Bank of Canada Should Raise Overnight Rate to 1.75 Percent Next Week, Hike to 2.50 in a Year’s Time Says C.D. Howe Institute Monetary Policy Council

October 19, 2018

CANADA – The C.D. Howe Institute’s Monetary Policy Council (MPC) called for the Bank of Canada to raise its target for the overnight rate, its benchmark policy interest rate, to 1.75 percent at its next announcement on October 24, 2018. Looking further ahead, the Council called for the Bank to hold the target at 1.75 percent in December, with subsequent increases raising it to 2.50 percent by October of 2019.

The MPC provides an independent assessment of the monetary stance consistent with the Bank of Canada’s 2 percent inflation target. Jeremy Kronick, an Associate Director, Research, at the C.D.

Howe Institute chaired the 122nd Council’s meeting. Council members make recommendations for the Bank of Canada’s upcoming interest-rate announcement, the subsequent announcement, and the announcements six months and one year ahead. The Council’s formal recommendation for each announcement is the median vote of the members attending the meeting.

The call for an increase in the overnight rate next week was almost unanimous: eight of the nine members wanted an increase to 1.75 percent, and one wanted no change. The call for a hold at 1.75 percent in December was also strongly supported: six members favored it, one favored 1.50 percent, while two wanted a further hike to 2 percent.

By April 2019, all members called for a higher overnight rate, with six wanting 2.25 percent, and by October 2019, eight of nine members wanted an overnight rate between 2.25 and 2.50 percent (see table).

The group’s support for a rate hike next week reflected a reduction in trade uncertainty in light of the United States-Mexico-Canada Agreement (USMCA).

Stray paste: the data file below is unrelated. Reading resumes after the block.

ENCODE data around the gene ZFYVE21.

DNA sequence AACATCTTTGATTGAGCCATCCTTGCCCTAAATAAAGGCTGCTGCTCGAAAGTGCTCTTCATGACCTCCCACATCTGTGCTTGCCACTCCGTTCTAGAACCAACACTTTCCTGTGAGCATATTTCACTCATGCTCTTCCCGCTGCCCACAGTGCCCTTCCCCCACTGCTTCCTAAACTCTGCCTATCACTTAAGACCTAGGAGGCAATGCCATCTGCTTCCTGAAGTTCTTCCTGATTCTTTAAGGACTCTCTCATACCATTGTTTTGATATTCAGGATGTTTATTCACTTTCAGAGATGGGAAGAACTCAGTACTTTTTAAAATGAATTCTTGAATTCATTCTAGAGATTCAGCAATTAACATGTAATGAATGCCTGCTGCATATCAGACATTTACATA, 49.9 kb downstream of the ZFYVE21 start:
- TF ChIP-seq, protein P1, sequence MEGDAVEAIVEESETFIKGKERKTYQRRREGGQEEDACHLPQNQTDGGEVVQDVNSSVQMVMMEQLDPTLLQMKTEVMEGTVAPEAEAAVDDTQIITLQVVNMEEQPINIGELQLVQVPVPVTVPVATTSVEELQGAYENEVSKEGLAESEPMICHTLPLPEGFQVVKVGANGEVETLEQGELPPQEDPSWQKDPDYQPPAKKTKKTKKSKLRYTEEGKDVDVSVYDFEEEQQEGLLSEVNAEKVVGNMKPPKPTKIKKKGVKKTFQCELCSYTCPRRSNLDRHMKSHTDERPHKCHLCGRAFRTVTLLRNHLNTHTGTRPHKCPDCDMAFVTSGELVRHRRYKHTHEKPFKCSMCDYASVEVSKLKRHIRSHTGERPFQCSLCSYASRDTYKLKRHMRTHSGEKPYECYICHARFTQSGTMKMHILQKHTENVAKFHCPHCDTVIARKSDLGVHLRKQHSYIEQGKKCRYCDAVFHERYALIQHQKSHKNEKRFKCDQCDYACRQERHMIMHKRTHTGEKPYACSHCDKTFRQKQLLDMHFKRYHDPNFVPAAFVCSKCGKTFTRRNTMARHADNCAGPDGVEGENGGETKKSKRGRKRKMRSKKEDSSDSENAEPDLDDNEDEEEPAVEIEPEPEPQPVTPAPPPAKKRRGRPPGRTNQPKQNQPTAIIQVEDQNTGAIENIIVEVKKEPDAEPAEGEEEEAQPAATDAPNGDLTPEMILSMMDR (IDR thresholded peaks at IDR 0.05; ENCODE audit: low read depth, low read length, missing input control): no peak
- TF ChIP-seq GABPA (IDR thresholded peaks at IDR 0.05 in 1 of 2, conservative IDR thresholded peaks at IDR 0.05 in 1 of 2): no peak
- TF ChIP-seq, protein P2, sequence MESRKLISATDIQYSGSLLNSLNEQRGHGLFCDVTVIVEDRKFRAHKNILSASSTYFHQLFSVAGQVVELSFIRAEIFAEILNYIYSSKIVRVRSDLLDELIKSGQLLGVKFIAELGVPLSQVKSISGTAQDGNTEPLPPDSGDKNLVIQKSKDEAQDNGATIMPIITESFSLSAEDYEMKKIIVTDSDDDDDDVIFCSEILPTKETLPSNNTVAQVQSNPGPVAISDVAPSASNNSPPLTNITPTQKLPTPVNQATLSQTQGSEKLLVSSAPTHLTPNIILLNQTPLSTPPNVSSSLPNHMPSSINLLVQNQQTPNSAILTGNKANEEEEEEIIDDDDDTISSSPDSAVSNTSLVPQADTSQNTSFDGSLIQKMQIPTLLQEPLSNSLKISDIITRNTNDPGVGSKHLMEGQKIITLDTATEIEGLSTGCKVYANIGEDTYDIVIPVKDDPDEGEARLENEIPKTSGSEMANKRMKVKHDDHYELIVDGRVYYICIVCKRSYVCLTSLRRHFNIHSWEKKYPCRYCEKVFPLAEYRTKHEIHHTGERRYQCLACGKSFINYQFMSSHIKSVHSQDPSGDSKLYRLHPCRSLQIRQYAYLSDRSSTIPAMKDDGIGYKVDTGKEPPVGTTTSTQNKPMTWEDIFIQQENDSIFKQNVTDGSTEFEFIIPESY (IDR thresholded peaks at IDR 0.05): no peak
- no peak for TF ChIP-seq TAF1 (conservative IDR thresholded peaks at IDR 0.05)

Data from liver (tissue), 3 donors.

Trade uncertainty had been a roadblock to an otherwise strong Canadian economy. Both business investment and export data were strong, suggesting we may be nearing the desired rotation of the economy away from household consumption.

This rotation will continue to put upward pressure on productive capacity, and on inflation. While members did not expect headline inflation to continue at the 2.8 percent figure we saw in August, measures of core inflation all solidly at 2 percent suggest headline will continue to run above the 2 percent target.

The call for a hold in December reflects a number of potential concerns both domestically and abroad. The U.S. Fed continues to aggressively hike its overnight rate, which will put upward pressure on Canadian borrowing costs. These increased costs come on the heel of measures taken by both federal and provincial policymakers and regulators to put the brakes on the Canadian housing market.

Members taking a more cautious approach to rate hikes pointed to slower housing starts, and reduced auto sales as potential indicators of a weakening of the Canadian economy. Members also noted the trade war between the U.S. and China as another concern on the global front; a concern which has caused the IMF to lower its global growth forecast.

The call for further hikes down the road was a result of positive signs for the Canadian economy as we look ahead.  On investment, members mentioned the approval of the $40 billion LNG infrastructure project, and indications that the federal government will announce business competitiveness measures in the upcoming fall update. Members also pointed out that despite modest wage growth for salaried workers, there are indications of robust hourly wage growth. Future hikes would bring the Bank of Canada to the bottom of its neutral rate range.

Share This